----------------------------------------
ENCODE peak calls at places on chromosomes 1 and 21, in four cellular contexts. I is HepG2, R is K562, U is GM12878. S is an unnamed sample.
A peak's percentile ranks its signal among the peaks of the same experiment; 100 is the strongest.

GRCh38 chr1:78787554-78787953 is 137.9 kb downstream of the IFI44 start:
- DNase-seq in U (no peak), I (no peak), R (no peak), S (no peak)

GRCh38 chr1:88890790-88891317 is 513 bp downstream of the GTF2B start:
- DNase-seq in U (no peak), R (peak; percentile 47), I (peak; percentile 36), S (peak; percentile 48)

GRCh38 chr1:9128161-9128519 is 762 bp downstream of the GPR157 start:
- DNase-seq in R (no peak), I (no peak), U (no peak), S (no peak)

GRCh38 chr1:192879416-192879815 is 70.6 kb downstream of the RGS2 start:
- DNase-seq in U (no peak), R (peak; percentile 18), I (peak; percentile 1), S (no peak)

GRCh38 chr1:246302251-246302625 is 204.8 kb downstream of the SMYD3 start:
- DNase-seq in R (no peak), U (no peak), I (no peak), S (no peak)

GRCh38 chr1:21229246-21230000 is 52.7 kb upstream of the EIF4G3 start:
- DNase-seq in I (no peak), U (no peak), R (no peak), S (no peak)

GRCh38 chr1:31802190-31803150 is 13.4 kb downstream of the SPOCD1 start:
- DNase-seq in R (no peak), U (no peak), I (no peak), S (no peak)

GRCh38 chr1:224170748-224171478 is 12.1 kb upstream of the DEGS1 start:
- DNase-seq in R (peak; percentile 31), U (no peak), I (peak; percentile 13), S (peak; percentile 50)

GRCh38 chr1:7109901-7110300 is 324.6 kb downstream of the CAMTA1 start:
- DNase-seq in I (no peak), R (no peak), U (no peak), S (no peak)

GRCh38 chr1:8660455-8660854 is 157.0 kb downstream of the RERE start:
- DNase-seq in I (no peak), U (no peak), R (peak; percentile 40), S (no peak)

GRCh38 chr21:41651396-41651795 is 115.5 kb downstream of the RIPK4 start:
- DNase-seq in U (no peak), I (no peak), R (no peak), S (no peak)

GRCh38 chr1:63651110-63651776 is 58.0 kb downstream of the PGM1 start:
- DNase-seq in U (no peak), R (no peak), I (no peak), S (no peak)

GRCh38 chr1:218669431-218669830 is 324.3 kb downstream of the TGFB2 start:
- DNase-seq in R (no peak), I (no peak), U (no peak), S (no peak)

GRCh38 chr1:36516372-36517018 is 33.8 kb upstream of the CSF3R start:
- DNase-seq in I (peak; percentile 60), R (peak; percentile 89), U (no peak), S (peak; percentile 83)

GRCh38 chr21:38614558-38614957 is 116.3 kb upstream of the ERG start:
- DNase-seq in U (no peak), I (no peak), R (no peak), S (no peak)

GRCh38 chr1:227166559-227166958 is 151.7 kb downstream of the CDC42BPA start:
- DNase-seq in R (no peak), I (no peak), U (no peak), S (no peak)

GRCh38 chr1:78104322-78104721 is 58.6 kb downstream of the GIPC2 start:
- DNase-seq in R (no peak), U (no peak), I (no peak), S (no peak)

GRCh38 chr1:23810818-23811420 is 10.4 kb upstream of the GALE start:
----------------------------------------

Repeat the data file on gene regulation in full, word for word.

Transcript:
ENCODE peak calls at places on chromosomes 1 and 21, in four cellular contexts. I is HepG2, R is K562, U is GM12878. S is an unnamed sample.
A peak's percentile ranks its signal among the peaks of the same experiment; 100 is the strongest.

GRCh38 chr1:78787554-78787953 is 137.9 kb downstream of the IFI44 start:
- DNase-seq in U (no peak), I (no peak), R (no peak), S (no peak)

GRCh38 chr1:88890790-88891317 is 513 bp downstream of the GTF2B start:
- DNase-seq in U (no peak), R (peak; percentile 47), I (peak; percentile 36), S (peak; percentile 48)

GRCh38 chr1:9128161-9128519 is 762 bp downstream of the GPR157 start:
- DNase-seq in R (no peak), I (no peak), U (no peak), S (no peak)

GRCh38 chr1:192879416-192879815 is 70.6 kb downstream of the RGS2 start:
- DNase-seq in U (no peak), R (peak; percentile 18), I (peak; percentile 1), S (no peak)

GRCh38 chr1:246302251-246302625 is 204.8 kb downstream of the SMYD3 start:
- DNase-seq in R (no peak), U (no peak), I (no peak), S (no peak)

GRCh38 chr1:21229246-21230000 is 52.7 kb upstream of the EIF4G3 start:
- DNase-seq in I (no peak), U (no peak), R (no peak), S (no peak)

GRCh38 chr1:31802190-31803150 is 13.4 kb downstream of the SPOCD1 start:
- DNase-seq in R (no peak), U (no peak), I (no peak), S (no peak)

GRCh38 chr1:224170748-224171478 is 12.1 kb upstream of the DEGS1 start:
- DNase-seq in R (peak; percentile 31), U (no peak), I (peak; percentile 13), S (peak; percentile 50)

GRCh38 chr1:7109901-7110300 is 324.6 kb downstream of the CAMTA1 start:
- DNase-seq in I (no peak), R (no peak), U (no peak), S (no peak)

GRCh38 chr1:8660455-8660854 is 157.0 kb downstream of the RERE start:
- DNase-seq in I (no peak), U (no peak), R (peak; percentile 40), S (no peak)

GRCh38 chr21:41651396-41651795 is 115.5 kb downstream of the RIPK4 start:
- DNase-seq in U (no peak), I (no peak), R (no peak), S (no peak)

GRCh38 chr1:63651110-63651776 is 58.0 kb downstream of the PGM1 start:
- DNase-seq in U (no peak), R (no peak), I (no peak), S (no peak)

GRCh38 chr1:218669431-218669830 is 324.3 kb downstream of the TGFB2 start:
- DNase-seq in R (no peak), I (no peak), U (no peak), S (no peak)

GRCh38 chr1:36516372-36517018 is 33.8 kb upstream of the CSF3R start:
- DNase-seq in I (peak; percentile 60), R (peak; percentile 89), U (no peak), S (peak; percentile 83)

GRCh38 chr21:38614558-38614957 is 116.3 kb upstream of the ERG start:
- DNase-seq in U (no peak), I (no peak), R (no peak), S (no peak)

GRCh38 chr1:227166559-227166958 is 151.7 kb downstream of the CDC42BPA start:
- DNase-seq in R (no peak), I (no peak), U (no peak), S (no peak)

GRCh38 chr1:78104322-78104721 is 58.6 kb downstream of the GIPC2 start:
- DNase-seq in R (no peak), U (no peak), I (no peak), S (no peak)

GRCh38 chr1:23810818-23811420 is 10.4 kb upstream of the GALE start: